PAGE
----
Many have enjoyed some version of ‘The Sound of Music’ only to later learn that parts of it are untrue. This lesson will acquaint you with the real story of the von Trapp family, explain how the musical play and film evolved, and explore some of the differences between them.
The Sound of Music & the von Trapp Family
How would you feel if someone wrote a story about you and your family only to discover that many of the facts were either distorted or completely changed? You might feel dismayed, frustrated, confused, or even betrayed.
This was the case with the von Trapp family of The Sound of Music, which was both a 1959 musical play and a 1965 musical film. These works were based on two German films produced in 1956 and 1958 about the von Trapp family, which were themselves based on the real-life story of Maria von Trapp, published in 1949. However, there are many discrepancies between the musicals and reality.
The Real Life of Maria von Trapp
After finishing high school, Maria joined the Benedictine abbey of Nonnberg with the intent of becoming a nun. Monastic life was not a good match, and in 1926, she was sent to tutor the second daughter, a young girl bedridden with rheumatic fever, of widower Captain Georg von Trapp. Maria married the Captain the following year and became governess to his seven children. Maria and Georg also had three children together. Maria helped coach the children musically, and they went on to perform at festivals and on tour. When Hitler invaded Austria in 1938, the family escaped to Italy and eventually made their way to America. They used their singing skills to earn money and later bought a farm in Vermont, where they established a music camp in the early 1940s, which was later developed into a resort.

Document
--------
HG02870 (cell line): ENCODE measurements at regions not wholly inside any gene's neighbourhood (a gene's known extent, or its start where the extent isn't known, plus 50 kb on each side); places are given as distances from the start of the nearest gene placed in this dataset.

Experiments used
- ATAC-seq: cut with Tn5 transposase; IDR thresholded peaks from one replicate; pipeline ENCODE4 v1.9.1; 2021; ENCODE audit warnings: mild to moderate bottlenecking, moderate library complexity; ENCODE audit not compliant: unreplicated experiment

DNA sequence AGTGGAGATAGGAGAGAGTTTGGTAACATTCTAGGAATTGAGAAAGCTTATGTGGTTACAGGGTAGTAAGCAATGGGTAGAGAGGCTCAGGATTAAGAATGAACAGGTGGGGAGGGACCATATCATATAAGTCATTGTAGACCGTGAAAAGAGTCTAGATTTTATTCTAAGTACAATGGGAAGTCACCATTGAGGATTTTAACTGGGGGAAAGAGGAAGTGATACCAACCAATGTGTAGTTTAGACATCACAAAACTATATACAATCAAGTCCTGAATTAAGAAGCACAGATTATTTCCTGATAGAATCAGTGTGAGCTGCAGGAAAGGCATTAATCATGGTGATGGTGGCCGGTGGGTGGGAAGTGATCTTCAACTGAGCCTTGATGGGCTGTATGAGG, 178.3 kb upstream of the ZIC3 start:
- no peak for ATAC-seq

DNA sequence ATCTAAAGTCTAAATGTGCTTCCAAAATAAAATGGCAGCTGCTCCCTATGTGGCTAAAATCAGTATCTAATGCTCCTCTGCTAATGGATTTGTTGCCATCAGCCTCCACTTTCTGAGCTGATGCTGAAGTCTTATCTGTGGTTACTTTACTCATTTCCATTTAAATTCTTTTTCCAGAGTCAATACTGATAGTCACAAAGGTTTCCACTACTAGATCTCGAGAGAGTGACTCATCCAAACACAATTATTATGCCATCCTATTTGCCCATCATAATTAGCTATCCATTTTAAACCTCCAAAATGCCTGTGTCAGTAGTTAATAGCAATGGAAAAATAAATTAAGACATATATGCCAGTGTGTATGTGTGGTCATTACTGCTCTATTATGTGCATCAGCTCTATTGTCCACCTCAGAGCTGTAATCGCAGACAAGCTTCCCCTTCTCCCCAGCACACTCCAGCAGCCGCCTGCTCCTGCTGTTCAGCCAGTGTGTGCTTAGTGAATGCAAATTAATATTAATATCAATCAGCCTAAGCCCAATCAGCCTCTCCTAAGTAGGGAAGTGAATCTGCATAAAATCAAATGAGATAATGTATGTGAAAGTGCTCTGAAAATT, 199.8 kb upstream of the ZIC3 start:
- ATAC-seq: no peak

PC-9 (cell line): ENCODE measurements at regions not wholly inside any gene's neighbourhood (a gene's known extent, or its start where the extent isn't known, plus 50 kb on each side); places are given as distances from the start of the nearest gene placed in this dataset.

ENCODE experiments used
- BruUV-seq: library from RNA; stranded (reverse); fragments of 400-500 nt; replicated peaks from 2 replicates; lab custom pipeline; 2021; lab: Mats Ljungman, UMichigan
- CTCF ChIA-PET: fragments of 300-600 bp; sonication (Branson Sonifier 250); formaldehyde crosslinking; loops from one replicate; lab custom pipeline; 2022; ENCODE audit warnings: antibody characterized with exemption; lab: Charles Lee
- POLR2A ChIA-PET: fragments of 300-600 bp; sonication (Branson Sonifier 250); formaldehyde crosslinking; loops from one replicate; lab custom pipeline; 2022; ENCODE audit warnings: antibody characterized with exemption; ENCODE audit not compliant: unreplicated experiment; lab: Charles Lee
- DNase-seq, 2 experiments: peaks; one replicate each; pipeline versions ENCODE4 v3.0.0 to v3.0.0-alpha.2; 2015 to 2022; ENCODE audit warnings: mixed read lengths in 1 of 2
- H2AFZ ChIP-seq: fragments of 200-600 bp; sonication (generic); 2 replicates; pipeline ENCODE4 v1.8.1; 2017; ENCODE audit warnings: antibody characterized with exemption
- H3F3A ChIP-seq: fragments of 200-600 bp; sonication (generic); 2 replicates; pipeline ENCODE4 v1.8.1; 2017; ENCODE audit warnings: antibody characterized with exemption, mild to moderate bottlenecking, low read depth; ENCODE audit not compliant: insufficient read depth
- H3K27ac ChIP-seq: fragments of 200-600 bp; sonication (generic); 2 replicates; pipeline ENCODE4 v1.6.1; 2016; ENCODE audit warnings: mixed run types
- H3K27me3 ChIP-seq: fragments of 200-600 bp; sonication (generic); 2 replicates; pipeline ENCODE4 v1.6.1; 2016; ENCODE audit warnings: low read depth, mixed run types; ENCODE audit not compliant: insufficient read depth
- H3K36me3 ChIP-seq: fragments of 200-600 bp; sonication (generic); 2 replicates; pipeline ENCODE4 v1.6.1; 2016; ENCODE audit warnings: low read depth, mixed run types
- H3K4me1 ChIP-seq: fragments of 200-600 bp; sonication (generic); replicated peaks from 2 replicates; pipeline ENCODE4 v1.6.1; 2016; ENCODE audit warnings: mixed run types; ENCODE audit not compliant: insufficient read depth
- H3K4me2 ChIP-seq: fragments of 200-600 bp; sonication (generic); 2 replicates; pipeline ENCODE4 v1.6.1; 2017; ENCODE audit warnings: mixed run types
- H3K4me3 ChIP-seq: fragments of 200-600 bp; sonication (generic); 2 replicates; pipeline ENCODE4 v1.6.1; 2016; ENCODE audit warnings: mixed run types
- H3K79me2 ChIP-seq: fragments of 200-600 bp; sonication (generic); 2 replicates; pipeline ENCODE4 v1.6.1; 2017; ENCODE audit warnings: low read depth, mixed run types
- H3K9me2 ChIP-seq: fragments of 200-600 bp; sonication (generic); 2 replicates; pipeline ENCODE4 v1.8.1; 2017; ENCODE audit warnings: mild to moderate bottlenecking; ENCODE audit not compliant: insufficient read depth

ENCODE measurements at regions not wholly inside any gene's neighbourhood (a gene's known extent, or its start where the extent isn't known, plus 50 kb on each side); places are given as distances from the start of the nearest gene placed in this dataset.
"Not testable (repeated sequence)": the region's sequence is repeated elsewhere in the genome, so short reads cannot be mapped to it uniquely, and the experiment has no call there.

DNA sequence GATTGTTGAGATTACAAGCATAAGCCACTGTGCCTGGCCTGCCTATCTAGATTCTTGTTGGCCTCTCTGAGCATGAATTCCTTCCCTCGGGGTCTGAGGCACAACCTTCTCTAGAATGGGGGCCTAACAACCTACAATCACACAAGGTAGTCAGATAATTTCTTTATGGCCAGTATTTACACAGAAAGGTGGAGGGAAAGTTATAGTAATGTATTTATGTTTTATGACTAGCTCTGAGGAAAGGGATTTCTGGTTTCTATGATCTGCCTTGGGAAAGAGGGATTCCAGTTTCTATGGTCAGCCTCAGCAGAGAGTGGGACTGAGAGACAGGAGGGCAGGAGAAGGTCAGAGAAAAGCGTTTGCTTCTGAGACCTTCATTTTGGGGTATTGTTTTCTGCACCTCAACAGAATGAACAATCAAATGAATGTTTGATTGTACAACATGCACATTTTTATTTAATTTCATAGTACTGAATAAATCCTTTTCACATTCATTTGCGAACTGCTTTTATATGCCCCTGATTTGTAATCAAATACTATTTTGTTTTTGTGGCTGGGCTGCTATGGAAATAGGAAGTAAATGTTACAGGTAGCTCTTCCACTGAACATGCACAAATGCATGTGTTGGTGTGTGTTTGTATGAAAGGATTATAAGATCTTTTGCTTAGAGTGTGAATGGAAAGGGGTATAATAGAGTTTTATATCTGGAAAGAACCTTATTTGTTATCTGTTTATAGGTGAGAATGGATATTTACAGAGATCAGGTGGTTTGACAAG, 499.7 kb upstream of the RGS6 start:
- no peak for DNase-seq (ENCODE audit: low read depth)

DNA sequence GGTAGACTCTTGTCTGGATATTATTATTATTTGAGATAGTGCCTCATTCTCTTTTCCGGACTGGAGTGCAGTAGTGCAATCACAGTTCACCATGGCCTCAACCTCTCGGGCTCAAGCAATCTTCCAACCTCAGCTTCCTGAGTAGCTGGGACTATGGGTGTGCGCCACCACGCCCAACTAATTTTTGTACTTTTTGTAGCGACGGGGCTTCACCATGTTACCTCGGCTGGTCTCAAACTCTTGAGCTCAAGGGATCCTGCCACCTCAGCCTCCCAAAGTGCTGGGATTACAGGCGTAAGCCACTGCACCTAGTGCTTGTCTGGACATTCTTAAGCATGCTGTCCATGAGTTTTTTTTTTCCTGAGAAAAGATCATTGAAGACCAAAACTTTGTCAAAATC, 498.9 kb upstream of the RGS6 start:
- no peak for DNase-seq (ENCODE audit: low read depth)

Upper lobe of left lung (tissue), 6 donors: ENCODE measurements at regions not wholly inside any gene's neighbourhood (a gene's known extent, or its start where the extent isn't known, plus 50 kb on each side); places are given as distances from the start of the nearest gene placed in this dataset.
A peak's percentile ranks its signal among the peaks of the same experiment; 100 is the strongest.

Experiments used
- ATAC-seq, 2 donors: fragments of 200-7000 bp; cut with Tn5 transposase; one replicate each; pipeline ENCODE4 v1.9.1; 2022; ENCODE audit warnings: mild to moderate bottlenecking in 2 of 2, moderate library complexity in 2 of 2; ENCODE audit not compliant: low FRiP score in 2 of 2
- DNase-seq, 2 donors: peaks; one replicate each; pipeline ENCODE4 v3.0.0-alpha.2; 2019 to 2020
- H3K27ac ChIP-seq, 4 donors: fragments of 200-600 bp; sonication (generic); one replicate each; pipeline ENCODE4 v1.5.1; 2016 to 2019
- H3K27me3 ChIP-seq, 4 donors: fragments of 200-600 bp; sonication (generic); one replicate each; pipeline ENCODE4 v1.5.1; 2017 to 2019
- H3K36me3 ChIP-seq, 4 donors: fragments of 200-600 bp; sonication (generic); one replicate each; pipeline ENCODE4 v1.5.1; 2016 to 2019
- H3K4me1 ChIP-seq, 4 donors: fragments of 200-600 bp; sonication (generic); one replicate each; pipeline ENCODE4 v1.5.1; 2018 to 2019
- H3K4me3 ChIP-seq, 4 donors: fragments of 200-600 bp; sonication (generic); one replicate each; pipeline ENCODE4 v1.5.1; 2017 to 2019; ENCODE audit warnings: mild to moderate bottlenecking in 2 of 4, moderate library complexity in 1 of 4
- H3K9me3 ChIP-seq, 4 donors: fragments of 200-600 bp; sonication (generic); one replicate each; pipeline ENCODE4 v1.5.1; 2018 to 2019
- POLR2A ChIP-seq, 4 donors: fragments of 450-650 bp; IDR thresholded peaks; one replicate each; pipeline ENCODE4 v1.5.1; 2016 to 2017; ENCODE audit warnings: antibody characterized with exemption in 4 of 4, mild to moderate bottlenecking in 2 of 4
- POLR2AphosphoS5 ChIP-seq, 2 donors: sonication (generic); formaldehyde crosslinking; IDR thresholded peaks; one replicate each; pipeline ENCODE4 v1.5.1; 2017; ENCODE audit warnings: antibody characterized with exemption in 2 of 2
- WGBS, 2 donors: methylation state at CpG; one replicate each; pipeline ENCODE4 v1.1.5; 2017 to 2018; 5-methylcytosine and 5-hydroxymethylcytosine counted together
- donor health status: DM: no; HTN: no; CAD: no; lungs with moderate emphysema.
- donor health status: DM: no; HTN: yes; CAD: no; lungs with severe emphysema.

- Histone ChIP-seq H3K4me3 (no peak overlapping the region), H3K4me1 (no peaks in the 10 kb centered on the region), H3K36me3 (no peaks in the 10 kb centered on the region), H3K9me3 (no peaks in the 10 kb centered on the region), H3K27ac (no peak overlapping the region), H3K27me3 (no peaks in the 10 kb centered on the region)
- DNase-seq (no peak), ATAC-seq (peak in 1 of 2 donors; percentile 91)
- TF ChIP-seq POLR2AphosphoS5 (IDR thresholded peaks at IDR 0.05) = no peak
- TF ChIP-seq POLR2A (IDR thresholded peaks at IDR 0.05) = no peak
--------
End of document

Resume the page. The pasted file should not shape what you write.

Musical Plot Summary
Both the musical play and film are based on the portion of Maria von Trapp’s book for the period of 1926 to 1938, with numerous alterations. In these depictions, Maria goes to Nonnberg Abbey after graduating high school to act on her desire to become a nun. She is sent to the von Trapp family and finds the Captain cold and detached, but the children are quite musically inclined. She wins them over and teaches them to sing.As the children’s singing abilities develop, so does the relationship between Maria and Georg. The family begins performing publicly; Maria and the Captain marry.